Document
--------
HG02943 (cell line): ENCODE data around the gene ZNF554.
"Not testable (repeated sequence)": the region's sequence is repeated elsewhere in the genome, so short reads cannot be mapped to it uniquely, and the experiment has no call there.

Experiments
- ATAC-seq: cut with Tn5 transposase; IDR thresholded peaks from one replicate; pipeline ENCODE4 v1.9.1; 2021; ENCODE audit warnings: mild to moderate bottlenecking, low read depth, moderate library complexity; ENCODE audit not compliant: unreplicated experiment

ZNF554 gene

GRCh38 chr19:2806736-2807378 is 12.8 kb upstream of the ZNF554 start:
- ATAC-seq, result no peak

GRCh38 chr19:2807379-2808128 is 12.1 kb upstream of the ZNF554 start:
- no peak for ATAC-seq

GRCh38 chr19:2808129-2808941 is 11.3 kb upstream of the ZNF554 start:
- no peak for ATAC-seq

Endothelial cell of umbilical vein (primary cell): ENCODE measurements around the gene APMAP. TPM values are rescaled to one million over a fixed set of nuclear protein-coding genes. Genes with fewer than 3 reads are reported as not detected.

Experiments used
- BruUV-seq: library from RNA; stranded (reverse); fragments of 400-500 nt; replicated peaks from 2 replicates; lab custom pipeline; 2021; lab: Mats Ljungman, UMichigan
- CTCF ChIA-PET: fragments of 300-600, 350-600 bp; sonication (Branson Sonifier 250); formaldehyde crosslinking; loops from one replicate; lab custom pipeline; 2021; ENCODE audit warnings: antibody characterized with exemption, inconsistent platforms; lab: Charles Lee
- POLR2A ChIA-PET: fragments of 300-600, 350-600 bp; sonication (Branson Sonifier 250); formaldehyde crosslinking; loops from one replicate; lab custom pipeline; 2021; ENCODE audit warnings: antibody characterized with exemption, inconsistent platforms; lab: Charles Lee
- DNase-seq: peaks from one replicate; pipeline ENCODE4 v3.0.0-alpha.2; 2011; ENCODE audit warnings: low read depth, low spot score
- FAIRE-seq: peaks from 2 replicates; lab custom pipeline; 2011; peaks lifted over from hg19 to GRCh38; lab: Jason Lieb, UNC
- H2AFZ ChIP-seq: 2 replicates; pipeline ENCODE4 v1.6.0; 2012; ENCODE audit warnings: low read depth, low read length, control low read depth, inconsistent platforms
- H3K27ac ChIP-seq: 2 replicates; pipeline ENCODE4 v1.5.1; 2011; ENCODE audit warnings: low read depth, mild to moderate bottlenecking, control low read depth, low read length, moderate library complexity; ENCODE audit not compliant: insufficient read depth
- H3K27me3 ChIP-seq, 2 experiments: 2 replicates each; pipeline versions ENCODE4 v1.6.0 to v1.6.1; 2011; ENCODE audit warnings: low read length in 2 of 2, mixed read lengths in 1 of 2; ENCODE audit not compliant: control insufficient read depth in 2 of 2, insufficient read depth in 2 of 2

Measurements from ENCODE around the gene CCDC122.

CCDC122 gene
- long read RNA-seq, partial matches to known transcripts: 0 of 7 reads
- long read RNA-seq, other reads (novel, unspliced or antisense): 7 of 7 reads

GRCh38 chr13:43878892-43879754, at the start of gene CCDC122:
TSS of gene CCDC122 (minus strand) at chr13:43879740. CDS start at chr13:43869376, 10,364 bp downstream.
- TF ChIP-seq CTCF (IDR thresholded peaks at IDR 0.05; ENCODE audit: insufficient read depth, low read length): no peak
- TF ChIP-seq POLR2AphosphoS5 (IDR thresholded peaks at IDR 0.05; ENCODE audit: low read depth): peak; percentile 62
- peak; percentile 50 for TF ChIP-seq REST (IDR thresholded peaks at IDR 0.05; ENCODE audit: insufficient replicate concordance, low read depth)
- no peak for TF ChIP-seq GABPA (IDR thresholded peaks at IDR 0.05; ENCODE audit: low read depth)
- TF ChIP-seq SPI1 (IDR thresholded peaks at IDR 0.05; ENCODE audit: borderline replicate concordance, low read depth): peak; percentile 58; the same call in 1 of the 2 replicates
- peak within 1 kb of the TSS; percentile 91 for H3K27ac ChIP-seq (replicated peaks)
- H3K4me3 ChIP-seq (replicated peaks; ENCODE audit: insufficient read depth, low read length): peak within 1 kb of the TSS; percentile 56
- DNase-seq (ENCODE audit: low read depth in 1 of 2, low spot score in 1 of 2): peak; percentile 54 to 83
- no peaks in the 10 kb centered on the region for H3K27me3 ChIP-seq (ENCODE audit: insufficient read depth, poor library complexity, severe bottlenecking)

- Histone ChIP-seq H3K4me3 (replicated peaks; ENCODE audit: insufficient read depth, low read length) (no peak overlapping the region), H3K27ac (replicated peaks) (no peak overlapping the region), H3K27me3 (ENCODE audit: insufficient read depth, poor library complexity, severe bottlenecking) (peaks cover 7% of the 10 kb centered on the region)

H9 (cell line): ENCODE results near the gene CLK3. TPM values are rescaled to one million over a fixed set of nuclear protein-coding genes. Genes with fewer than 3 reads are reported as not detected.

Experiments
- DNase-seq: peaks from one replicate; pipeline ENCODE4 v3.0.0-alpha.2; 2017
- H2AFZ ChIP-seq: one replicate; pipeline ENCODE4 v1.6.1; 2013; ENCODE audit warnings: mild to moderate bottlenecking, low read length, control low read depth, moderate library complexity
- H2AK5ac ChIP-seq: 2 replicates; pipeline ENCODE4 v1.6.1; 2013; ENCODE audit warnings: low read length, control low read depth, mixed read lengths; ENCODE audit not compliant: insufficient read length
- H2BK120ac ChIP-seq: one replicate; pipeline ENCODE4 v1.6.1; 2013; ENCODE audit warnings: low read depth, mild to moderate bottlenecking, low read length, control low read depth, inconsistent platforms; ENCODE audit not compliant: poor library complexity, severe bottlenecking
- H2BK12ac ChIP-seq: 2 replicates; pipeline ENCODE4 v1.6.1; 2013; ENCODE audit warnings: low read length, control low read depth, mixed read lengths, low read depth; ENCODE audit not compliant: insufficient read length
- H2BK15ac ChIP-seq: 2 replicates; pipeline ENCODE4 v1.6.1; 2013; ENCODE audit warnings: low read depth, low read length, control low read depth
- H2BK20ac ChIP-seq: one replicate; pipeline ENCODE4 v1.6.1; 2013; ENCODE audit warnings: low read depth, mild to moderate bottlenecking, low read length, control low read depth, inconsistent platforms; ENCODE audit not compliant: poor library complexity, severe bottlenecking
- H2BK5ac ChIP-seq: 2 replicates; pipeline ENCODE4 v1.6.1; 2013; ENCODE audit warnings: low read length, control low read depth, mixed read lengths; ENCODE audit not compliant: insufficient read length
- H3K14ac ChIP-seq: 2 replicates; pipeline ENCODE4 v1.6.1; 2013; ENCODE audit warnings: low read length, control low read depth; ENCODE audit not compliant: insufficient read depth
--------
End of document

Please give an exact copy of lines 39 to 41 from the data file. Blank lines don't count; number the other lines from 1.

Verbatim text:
Experiments
- DNase-seq: peaks from one replicate; pipeline ENCODE4 v3.0.0-alpha.2; 2017
- H2AFZ ChIP-seq: one replicate; pipeline ENCODE4 v1.6.1; 2013; ENCODE audit warnings: mild to moderate bottlenecking, low read length, control low read depth, moderate library complexity